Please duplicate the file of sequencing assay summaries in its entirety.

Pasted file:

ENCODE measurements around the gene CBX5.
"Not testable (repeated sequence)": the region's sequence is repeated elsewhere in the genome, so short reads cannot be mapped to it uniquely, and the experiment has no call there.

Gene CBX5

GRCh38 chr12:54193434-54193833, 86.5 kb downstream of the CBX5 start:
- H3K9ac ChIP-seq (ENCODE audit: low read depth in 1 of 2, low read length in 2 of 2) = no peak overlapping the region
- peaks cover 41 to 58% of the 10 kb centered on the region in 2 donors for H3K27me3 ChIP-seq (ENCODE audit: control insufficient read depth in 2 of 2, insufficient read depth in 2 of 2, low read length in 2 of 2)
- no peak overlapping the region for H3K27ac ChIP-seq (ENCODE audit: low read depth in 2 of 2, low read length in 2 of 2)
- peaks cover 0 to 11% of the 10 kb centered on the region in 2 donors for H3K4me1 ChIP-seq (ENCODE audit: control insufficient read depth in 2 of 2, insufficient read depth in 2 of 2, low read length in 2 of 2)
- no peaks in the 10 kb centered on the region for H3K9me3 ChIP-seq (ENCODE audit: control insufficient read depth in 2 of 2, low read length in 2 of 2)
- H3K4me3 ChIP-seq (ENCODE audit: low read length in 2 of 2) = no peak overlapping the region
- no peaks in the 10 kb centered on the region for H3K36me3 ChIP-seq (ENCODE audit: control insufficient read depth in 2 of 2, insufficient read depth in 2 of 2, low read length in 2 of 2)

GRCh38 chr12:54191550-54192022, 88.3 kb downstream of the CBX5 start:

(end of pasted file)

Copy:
ENCODE measurements around the gene CBX5.
"Not testable (repeated sequence)": the region's sequence is repeated elsewhere in the genome, so short reads cannot be mapped to it uniquely, and the experiment has no call there.

Gene CBX5

GRCh38 chr12:54193434-54193833, 86.5 kb downstream of the CBX5 start:
- H3K9ac ChIP-seq (ENCODE audit: low read depth in 1 of 2, low read length in 2 of 2) = no peak overlapping the region
- peaks cover 41 to 58% of the 10 kb centered on the region in 2 donors for H3K27me3 ChIP-seq (ENCODE audit: control insufficient read depth in 2 of 2, insufficient read depth in 2 of 2, low read length in 2 of 2)
- no peak overlapping the region for H3K27ac ChIP-seq (ENCODE audit: low read depth in 2 of 2, low read length in 2 of 2)
- peaks cover 0 to 11% of the 10 kb centered on the region in 2 donors for H3K4me1 ChIP-seq (ENCODE audit: control insufficient read depth in 2 of 2, insufficient read depth in 2 of 2, low read length in 2 of 2)
- no peaks in the 10 kb centered on the region for H3K9me3 ChIP-seq (ENCODE audit: control insufficient read depth in 2 of 2, low read length in 2 of 2)
- H3K4me3 ChIP-seq (ENCODE audit: low read length in 2 of 2) = no peak overlapping the region
- no peaks in the 10 kb centered on the region for H3K36me3 ChIP-seq (ENCODE audit: control insufficient read depth in 2 of 2, insufficient read depth in 2 of 2, low read length in 2 of 2)

GRCh38 chr12:54191550-54192022, 88.3 kb downstream of the CBX5 start: